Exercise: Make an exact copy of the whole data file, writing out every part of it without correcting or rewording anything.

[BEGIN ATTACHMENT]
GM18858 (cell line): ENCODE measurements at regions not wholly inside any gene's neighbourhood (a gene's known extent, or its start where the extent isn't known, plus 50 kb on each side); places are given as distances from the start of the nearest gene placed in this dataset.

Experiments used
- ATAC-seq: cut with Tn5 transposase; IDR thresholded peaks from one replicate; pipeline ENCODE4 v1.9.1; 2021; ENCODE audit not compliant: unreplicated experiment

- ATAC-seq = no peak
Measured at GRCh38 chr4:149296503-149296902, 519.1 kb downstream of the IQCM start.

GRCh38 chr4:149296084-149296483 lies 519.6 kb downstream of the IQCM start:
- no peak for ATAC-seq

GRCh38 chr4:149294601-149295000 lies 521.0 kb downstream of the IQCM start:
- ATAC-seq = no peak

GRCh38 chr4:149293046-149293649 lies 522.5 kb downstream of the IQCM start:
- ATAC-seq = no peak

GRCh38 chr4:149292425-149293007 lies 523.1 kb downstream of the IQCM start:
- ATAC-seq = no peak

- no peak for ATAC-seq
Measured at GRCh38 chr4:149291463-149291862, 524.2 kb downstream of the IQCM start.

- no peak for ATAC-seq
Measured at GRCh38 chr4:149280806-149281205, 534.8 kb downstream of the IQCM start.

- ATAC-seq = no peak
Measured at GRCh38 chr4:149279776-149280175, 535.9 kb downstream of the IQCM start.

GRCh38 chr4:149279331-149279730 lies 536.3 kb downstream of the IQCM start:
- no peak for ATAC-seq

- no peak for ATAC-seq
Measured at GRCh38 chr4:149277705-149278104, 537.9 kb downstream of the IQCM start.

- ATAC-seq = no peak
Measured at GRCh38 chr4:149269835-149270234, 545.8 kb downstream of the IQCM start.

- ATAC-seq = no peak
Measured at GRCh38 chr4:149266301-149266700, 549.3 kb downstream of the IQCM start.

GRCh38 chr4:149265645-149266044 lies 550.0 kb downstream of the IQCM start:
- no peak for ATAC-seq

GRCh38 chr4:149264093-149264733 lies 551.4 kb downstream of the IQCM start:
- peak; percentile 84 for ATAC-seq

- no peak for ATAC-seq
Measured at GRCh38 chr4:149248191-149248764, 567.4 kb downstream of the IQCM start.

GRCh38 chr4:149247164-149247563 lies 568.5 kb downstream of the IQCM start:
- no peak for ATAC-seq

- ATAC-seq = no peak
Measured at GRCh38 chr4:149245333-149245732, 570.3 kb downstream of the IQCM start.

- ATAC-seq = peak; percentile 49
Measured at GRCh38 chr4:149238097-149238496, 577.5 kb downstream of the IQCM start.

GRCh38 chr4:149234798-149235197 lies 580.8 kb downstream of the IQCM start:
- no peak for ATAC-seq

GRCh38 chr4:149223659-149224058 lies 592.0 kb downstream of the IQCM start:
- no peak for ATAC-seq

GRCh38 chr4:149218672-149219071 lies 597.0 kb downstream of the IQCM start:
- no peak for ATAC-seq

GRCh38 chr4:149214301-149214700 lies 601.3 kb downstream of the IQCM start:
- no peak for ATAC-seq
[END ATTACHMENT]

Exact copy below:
GM18858 (cell line): ENCODE measurements at regions not wholly inside any gene's neighbourhood (a gene's known extent, or its start where the extent isn't known, plus 50 kb on each side); places are given as distances from the start of the nearest gene placed in this dataset.

Experiments used
- ATAC-seq: cut with Tn5 transposase; IDR thresholded peaks from one replicate; pipeline ENCODE4 v1.9.1; 2021; ENCODE audit not compliant: unreplicated experiment

- ATAC-seq = no peak
Measured at GRCh38 chr4:149296503-149296902, 519.1 kb downstream of the IQCM start.

GRCh38 chr4:149296084-149296483 lies 519.6 kb downstream of the IQCM start:
- no peak for ATAC-seq

GRCh38 chr4:149294601-149295000 lies 521.0 kb downstream of the IQCM start:
- ATAC-seq = no peak

GRCh38 chr4:149293046-149293649 lies 522.5 kb downstream of the IQCM start:
- ATAC-seq = no peak

GRCh38 chr4:149292425-149293007 lies 523.1 kb downstream of the IQCM start:
- ATAC-seq = no peak

- no peak for ATAC-seq
Measured at GRCh38 chr4:149291463-149291862, 524.2 kb downstream of the IQCM start.

- no peak for ATAC-seq
Measured at GRCh38 chr4:149280806-149281205, 534.8 kb downstream of the IQCM start.

- ATAC-seq = no peak
Measured at GRCh38 chr4:149279776-149280175, 535.9 kb downstream of the IQCM start.

GRCh38 chr4:149279331-149279730 lies 536.3 kb downstream of the IQCM start:
- no peak for ATAC-seq

- no peak for ATAC-seq
Measured at GRCh38 chr4:149277705-149278104, 537.9 kb downstream of the IQCM start.

- ATAC-seq = no peak
Measured at GRCh38 chr4:149269835-149270234, 545.8 kb downstream of the IQCM start.

- ATAC-seq = no peak
Measured at GRCh38 chr4:149266301-149266700, 549.3 kb downstream of the IQCM start.

GRCh38 chr4:149265645-149266044 lies 550.0 kb downstream of the IQCM start:
- no peak for ATAC-seq

GRCh38 chr4:149264093-149264733 lies 551.4 kb downstream of the IQCM start:
- peak; percentile 84 for ATAC-seq

- no peak for ATAC-seq
Measured at GRCh38 chr4:149248191-149248764, 567.4 kb downstream of the IQCM start.

GRCh38 chr4:149247164-149247563 lies 568.5 kb downstream of the IQCM start:
- no peak for ATAC-seq

- ATAC-seq = no peak
Measured at GRCh38 chr4:149245333-149245732, 570.3 kb downstream of the IQCM start.

- ATAC-seq = peak; percentile 49
Measured at GRCh38 chr4:149238097-149238496, 577.5 kb downstream of the IQCM start.

GRCh38 chr4:149234798-149235197 lies 580.8 kb downstream of the IQCM start:
- no peak for ATAC-seq

GRCh38 chr4:149223659-149224058 lies 592.0 kb downstream of the IQCM start:
- no peak for ATAC-seq

GRCh38 chr4:149218672-149219071 lies 597.0 kb downstream of the IQCM start:
- no peak for ATAC-seq

GRCh38 chr4:149214301-149214700 lies 601.3 kb downstream of the IQCM start:
- no peak for ATAC-seq